Equally noteworthy is the announcement of Equinor, an energy company owned by the state of Norway  that has been active in Russia for decades, in a press release published on 28 February, to exit its Russian partnerships, including its 30% stake in the Kharyaga oil field, its 33.33% share in a joint venture created for the exploitation of the North-Komsomolskoye oil field operated by the already controversial Rosneft, as well as its 49% interest in AngaraOil LLC, also a joint project with Rosneft in Eastern Siberia .
Nevertheless, this response of the western oil and gas industry to Russia’s aggression has not been a unanimous one, as oil and gas multinationals with presumably “too much to lose” refuse to end their operations in the country. Such examples are Total Energies SE (Total) and Chevron Corp. (Cevron).
TotalEnergies SE ranks fifth among the biggest oil companies worldwide, with an annual revenue of nearly USD 190 billion  and is one of the companies that did not follow the lead of other oil majors. Total reacted to the attacks on Ukraine with a lukewarm and highly questionable exclusion of Russia from new projects , omitting to make any commitments regarding its existing activities in the country. Which are indeed far from negligible. More specifically, Total is a 19.4% shareholder in Novatek , one of the largest liquified natural gas producers in Russia , together with which they also form the Terneftegaz joint venture. But that is not all. Total’s interests in the Russian Arctic are rather extensive, as it additionally sponsors the Yamal LNG project next to Novatek and CNPC, with a 20% stake  and participates in the joint venture Arctic LNG 2 (10%), a project planning to exploit the gas reserves of the Utrenneye field, north of the Gydan peninsula .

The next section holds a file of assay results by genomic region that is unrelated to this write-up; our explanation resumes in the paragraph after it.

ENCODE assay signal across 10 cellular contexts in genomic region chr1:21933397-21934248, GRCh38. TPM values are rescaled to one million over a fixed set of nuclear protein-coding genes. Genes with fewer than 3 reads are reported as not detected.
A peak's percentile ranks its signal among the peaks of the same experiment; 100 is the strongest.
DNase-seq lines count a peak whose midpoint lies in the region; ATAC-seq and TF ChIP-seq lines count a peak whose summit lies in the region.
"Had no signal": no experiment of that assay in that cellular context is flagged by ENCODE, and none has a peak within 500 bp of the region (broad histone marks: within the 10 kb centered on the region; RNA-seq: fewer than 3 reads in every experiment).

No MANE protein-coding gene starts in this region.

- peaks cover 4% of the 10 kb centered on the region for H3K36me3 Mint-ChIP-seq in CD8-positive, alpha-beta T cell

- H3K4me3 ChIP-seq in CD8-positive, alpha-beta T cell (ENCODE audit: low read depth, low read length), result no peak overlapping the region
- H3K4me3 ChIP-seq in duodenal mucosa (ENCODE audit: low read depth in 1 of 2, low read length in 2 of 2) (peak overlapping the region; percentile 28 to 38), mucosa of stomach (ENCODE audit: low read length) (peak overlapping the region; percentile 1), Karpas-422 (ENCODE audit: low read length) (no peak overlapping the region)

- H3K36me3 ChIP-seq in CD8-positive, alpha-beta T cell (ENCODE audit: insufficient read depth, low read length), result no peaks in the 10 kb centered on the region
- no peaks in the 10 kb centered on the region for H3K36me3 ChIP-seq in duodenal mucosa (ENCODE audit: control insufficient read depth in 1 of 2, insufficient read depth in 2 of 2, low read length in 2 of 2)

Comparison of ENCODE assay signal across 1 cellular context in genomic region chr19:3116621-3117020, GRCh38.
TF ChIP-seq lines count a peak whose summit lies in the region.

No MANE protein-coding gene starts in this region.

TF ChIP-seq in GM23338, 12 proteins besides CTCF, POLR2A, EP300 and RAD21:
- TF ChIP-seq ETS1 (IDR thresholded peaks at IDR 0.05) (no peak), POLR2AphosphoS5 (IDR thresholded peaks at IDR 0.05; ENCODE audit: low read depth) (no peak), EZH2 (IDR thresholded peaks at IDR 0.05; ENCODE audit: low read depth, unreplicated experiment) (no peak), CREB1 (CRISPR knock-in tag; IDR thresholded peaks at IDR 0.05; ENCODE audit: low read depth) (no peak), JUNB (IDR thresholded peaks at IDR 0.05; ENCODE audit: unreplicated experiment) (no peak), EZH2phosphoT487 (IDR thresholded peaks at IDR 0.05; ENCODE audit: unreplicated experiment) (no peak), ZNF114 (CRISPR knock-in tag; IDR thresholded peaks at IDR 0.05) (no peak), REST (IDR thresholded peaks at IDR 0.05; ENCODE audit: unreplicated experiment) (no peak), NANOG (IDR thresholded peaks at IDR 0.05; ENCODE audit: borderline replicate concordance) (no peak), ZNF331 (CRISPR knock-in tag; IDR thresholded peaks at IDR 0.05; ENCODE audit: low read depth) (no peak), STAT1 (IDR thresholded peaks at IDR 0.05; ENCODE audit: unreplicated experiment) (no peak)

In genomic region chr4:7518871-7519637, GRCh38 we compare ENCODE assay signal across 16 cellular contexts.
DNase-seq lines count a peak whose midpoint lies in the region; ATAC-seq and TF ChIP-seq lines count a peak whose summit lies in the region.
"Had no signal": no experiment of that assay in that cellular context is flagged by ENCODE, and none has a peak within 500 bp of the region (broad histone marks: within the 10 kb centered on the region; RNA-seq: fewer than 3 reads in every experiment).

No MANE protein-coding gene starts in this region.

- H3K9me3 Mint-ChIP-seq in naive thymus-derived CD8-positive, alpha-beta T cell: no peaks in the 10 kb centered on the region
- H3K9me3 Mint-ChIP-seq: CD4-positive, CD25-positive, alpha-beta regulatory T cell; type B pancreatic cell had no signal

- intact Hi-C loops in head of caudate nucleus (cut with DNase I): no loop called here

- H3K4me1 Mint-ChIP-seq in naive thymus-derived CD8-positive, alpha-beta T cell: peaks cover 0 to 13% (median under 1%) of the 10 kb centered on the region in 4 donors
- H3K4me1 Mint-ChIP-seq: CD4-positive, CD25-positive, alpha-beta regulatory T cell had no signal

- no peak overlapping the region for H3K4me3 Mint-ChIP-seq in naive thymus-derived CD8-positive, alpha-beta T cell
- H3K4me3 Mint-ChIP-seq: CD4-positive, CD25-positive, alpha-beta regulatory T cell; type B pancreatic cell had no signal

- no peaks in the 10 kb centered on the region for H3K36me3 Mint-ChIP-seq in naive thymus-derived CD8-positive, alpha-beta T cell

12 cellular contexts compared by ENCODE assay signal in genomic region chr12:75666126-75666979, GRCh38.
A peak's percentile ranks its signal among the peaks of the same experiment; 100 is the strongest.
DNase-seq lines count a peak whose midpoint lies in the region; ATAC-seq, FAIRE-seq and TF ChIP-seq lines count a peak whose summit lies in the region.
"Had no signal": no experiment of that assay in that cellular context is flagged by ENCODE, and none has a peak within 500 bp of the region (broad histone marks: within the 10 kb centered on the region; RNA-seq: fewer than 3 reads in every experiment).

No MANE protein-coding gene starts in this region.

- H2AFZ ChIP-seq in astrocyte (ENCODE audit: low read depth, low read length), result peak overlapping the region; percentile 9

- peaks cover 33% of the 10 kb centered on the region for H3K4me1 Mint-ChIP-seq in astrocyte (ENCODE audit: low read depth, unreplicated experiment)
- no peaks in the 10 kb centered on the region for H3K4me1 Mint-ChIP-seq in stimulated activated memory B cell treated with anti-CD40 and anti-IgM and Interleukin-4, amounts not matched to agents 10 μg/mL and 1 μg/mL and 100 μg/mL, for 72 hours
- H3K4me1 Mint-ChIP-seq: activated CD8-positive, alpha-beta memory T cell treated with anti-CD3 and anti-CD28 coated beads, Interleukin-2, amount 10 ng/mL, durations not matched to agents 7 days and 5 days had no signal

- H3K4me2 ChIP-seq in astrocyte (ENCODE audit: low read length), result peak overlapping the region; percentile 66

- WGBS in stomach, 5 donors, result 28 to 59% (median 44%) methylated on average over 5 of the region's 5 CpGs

“Chevron does not have exploration or production activities in Russia” writes Chevron on its webpage, in a message meant to express support for the horrors unfolding in Ukraine , while, according to its CEO Michael Wirth, the company has “very little exposure to Russia” . However, Chevron is one of the biggest investors in the Russian oil and gas sector, having a 15% stake in the Russian Government majority-owned Caspian Pipeline Consortium . The project aims to transport crude oil from Kazakhstan through Russia to the Novorossiysk-2 Marine Terminal at the Black Sea, a key location for Chevron’s crude oil exports . It is important to note that Chevron ranks seventh among world’s biggest oil firms with an annual revenue that exceeds USD 150 billion and a wide range of upstream as well as downstream operations .
Many financial institutions assessed by the Fair Finance Guide (FFG) are among the investors and financiers of the aforementioned oil and gas majors, including Total and Chevron, who did not follow their peers’ example and chose to continue their operations in Russia, despite the human rights and economic risks involved.